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Sewdial One Step Closer To Cricket Stardom

By Orin Davidson
After an Under-19 debut to remember, only the ultimate pessimist would dispute the feeling that Gregory Sewdial is the brightest prospect out there for the future of United States cricket.

That is unless everything doesn’t disintegrate into a fight for power between the Asian and West Indian fraternity in the sphere of United States cricket administration.

With the deadline for USACA elections approaching, the saber rattling from the West that has the respondents in the East fuming, is a sign of the times.

Such a scenario would make it impossible to convince the International Cricket Council (ICC) this country is ready for a harmonious existence that is necessary to have the world ban lifted on America.

But supposing the two fraternities put the game first and set aside their personal agendas and the elections are held by the November deadline, and the ban is lifted, Sewdial will have that golden opportunity to develop into one hell of a player. Not only on the domestic scene but in any type of competition, anywhere around the world.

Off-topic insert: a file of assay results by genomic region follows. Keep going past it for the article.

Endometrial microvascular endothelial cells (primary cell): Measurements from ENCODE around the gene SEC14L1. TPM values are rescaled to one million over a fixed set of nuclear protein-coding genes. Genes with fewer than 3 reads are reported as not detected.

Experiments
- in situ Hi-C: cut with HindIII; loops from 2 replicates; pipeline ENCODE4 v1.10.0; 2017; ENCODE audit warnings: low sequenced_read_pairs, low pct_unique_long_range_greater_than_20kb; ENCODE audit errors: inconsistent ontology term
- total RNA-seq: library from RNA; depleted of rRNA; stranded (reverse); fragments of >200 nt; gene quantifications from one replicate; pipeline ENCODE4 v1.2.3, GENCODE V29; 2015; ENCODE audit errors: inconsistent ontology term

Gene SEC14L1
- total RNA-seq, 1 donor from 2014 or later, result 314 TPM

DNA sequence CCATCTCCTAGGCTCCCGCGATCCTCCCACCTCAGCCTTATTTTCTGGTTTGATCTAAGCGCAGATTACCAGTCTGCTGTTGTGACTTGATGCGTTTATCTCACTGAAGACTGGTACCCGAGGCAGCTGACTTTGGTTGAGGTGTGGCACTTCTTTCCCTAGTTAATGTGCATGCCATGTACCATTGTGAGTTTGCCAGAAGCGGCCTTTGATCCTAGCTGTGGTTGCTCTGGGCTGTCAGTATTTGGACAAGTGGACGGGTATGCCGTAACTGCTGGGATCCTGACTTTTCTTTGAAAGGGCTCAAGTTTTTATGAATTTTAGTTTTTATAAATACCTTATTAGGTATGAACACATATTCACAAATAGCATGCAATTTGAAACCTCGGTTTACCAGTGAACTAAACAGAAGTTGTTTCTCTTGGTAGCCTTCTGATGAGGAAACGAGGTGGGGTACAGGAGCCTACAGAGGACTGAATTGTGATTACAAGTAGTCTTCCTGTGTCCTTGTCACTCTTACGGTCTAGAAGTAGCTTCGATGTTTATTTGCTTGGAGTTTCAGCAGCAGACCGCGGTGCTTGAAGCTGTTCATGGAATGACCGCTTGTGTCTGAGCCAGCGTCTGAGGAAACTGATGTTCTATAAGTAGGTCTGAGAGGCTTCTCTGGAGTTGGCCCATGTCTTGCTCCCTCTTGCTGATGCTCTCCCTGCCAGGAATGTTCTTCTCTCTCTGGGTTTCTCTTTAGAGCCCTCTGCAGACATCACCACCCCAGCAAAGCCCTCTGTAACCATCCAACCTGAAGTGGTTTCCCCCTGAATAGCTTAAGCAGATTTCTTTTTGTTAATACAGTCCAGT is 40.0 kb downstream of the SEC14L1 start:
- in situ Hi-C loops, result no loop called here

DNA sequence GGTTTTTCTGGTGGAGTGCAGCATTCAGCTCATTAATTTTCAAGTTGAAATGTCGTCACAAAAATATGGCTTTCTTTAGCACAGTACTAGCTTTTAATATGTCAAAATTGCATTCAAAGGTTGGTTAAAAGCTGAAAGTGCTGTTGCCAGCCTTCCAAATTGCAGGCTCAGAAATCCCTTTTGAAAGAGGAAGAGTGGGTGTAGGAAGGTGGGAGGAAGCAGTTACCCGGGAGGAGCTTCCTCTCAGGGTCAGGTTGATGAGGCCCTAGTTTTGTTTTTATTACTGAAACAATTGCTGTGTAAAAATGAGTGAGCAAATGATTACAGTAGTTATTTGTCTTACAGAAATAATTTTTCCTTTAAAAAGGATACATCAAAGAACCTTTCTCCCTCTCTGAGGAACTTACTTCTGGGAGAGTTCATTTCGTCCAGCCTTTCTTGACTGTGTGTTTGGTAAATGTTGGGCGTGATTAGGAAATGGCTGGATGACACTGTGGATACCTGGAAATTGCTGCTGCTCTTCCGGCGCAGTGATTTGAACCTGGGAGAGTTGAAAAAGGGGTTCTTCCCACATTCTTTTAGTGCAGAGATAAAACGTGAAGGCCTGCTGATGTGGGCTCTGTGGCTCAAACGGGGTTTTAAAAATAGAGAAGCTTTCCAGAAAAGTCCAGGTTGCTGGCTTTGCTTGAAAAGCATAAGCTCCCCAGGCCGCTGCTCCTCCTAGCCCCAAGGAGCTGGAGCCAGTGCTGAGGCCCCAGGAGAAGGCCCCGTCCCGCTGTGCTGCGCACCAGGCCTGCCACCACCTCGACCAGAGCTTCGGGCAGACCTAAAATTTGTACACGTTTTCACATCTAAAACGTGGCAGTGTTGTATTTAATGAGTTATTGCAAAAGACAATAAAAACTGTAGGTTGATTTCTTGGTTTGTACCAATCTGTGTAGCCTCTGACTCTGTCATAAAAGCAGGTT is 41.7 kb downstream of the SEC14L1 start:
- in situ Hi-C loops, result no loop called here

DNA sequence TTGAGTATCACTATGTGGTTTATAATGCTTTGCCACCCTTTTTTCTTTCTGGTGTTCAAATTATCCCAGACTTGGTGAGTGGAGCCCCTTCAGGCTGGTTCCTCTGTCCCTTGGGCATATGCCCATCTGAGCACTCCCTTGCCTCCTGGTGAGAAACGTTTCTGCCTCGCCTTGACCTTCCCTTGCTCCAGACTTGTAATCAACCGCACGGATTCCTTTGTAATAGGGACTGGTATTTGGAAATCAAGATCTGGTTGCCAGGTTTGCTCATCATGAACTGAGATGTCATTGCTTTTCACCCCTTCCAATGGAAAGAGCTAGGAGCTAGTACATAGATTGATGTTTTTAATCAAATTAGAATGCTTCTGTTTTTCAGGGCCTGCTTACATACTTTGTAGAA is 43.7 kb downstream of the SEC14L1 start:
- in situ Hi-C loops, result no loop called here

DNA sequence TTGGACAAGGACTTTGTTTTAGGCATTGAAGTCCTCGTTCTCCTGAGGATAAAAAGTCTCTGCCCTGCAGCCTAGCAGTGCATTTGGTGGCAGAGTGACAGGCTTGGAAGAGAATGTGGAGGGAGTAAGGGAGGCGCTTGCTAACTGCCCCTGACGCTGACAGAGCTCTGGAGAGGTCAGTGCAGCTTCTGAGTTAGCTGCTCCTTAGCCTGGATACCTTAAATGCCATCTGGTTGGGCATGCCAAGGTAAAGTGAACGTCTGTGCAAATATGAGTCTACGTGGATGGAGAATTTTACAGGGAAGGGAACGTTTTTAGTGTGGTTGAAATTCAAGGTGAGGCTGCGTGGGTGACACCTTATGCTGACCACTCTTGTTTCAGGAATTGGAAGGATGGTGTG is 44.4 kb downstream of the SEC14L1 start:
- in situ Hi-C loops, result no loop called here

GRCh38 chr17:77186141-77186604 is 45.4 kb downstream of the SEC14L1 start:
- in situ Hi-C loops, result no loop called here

He has those qualities within him now, even if he is only 16 years old.

If you saw him for the very first time at the national finals three weeks ago in Florida, you can say you had the opportunity to see the youngster setting the foundation for a special career.

Sewdial was easily the best batsman on show among the four teams and when he was given the opportunity to bowl, he was almost unplayable.

There aren’t many players who could win the Most Valuable Player award in a debut performance at national level. And when you consider that Sewdial might've been the youngest player among the 56 to make the cut, it makes his back to back half centuries and three wicket-haul for miniscule runs from four overs in two games, better than any other performance ever in the United States Under-19 competition.

On top of that, Sewdial remains the lone player to score a century in recognized USACA junior competition. The fact he achieved it at Under-15 level, justifies the hullabaloo the youngster is creating in New York after his exploits among the Under19s.

All of it though, might not have been possible without intense support from his father Mike.

Talent can take you only so far, honing it is even more important. And it is exactly what Mike Sewdial has been doing from the time the youngster understood what cricket was all about.

Parental management has made some of the world's biggest sports stars into the success stories they became, in recent years.

And in Mike Sewdial we might well have the Richard Williams of cricket fame, doing what the latter did for tennis with his daughters.

Although he was born and bred in the United States, Gregory Sewdial has been brought up in cricket, perhaps more intensely than many West Indian players, where his parents originated.

The youngster was made to utilize most of his free time to bat, bat and bat more. In between he got in some bowling which makes his ability to master the skills of leg spin even more remarkable.